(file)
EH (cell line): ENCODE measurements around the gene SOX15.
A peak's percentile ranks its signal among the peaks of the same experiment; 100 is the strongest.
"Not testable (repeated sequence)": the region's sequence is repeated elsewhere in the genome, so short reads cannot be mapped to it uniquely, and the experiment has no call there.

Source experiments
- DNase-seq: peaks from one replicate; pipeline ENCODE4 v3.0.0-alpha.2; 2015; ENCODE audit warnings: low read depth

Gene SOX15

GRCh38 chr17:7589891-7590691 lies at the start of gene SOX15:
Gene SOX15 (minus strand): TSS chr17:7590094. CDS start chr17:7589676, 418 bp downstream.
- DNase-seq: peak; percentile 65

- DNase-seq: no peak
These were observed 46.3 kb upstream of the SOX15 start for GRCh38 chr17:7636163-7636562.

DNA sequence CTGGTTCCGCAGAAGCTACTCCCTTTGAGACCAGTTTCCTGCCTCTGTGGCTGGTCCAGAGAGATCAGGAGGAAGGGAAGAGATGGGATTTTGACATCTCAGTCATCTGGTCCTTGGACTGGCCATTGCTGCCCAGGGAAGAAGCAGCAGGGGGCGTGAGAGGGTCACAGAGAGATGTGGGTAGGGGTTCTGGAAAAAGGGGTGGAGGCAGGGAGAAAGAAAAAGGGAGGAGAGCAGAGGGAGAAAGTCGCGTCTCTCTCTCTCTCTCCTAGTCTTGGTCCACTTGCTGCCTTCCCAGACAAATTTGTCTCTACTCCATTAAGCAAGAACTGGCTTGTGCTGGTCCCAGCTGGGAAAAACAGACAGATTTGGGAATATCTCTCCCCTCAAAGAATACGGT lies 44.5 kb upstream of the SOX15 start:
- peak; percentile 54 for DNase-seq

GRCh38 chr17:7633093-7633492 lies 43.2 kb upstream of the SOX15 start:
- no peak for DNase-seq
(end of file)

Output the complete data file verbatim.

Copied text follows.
EH (cell line): ENCODE measurements around the gene SOX15.
A peak's percentile ranks its signal among the peaks of the same experiment; 100 is the strongest.
"Not testable (repeated sequence)": the region's sequence is repeated elsewhere in the genome, so short reads cannot be mapped to it uniquely, and the experiment has no call there.

Source experiments
- DNase-seq: peaks from one replicate; pipeline ENCODE4 v3.0.0-alpha.2; 2015; ENCODE audit warnings: low read depth

Gene SOX15

GRCh38 chr17:7589891-7590691 lies at the start of gene SOX15:
Gene SOX15 (minus strand): TSS chr17:7590094. CDS start chr17:7589676, 418 bp downstream.
- DNase-seq: peak; percentile 65

- DNase-seq: no peak
These were observed 46.3 kb upstream of the SOX15 start for GRCh38 chr17:7636163-7636562.

DNA sequence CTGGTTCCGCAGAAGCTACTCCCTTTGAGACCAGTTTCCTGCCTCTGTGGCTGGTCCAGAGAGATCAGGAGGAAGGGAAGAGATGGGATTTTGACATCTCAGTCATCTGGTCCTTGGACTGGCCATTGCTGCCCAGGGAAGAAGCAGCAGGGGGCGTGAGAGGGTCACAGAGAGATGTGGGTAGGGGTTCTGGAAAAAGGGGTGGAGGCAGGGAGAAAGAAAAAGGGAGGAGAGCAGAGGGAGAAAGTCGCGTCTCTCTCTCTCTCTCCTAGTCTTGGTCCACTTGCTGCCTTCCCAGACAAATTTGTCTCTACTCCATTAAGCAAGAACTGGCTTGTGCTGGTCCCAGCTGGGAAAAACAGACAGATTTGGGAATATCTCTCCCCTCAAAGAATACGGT lies 44.5 kb upstream of the SOX15 start:
- peak; percentile 54 for DNase-seq

GRCh38 chr17:7633093-7633492 lies 43.2 kb upstream of the SOX15 start:
- no peak for DNase-seq